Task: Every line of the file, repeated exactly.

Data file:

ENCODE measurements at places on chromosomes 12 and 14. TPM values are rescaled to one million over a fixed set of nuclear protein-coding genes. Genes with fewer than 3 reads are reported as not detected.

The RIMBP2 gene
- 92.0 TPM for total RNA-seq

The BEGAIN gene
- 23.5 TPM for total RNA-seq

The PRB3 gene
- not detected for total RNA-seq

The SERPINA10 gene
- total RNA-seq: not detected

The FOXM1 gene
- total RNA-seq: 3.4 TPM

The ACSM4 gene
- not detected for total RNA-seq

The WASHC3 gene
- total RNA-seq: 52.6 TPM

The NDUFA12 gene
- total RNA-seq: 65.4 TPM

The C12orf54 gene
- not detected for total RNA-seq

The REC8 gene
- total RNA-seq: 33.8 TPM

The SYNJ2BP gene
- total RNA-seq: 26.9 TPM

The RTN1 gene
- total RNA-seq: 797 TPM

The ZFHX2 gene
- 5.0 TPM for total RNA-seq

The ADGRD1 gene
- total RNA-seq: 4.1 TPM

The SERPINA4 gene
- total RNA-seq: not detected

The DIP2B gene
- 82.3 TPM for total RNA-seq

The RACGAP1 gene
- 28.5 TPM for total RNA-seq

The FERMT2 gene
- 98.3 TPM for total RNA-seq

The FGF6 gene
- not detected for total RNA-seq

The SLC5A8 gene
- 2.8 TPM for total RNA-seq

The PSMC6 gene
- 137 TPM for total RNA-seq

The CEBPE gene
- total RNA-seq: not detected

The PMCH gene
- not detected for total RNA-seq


ENCODE measurements at places on chromosomes 12 and 14. TPM values are rescaled to one million over a fixed set of nuclear protein-coding genes. Genes with fewer than 3 reads are reported as not detected.

The RIMBP2 gene
- 92.0 TPM for total RNA-seq

The BEGAIN gene
- 23.5 TPM for total RNA-seq

The PRB3 gene
- not detected for total RNA-seq

The SERPINA10 gene
- total RNA-seq: not detected

The FOXM1 gene
- total RNA-seq: 3.4 TPM

The ACSM4 gene
- not detected for total RNA-seq

The WASHC3 gene
- total RNA-seq: 52.6 TPM

The NDUFA12 gene
- total RNA-seq: 65.4 TPM

The C12orf54 gene
- not detected for total RNA-seq

The REC8 gene
- total RNA-seq: 33.8 TPM

The SYNJ2BP gene
- total RNA-seq: 26.9 TPM

The RTN1 gene
- total RNA-seq: 797 TPM

The ZFHX2 gene
- 5.0 TPM for total RNA-seq

The ADGRD1 gene
- total RNA-seq: 4.1 TPM

The SERPINA4 gene
- total RNA-seq: not detected

The DIP2B gene
- 82.3 TPM for total RNA-seq

The RACGAP1 gene
- 28.5 TPM for total RNA-seq

The FERMT2 gene
- 98.3 TPM for total RNA-seq

The FGF6 gene
- not detected for total RNA-seq

The SLC5A8 gene
- 2.8 TPM for total RNA-seq

The PSMC6 gene
- 137 TPM for total RNA-seq

The CEBPE gene
- total RNA-seq: not detected

The PMCH gene
- not detected for total RNA-seq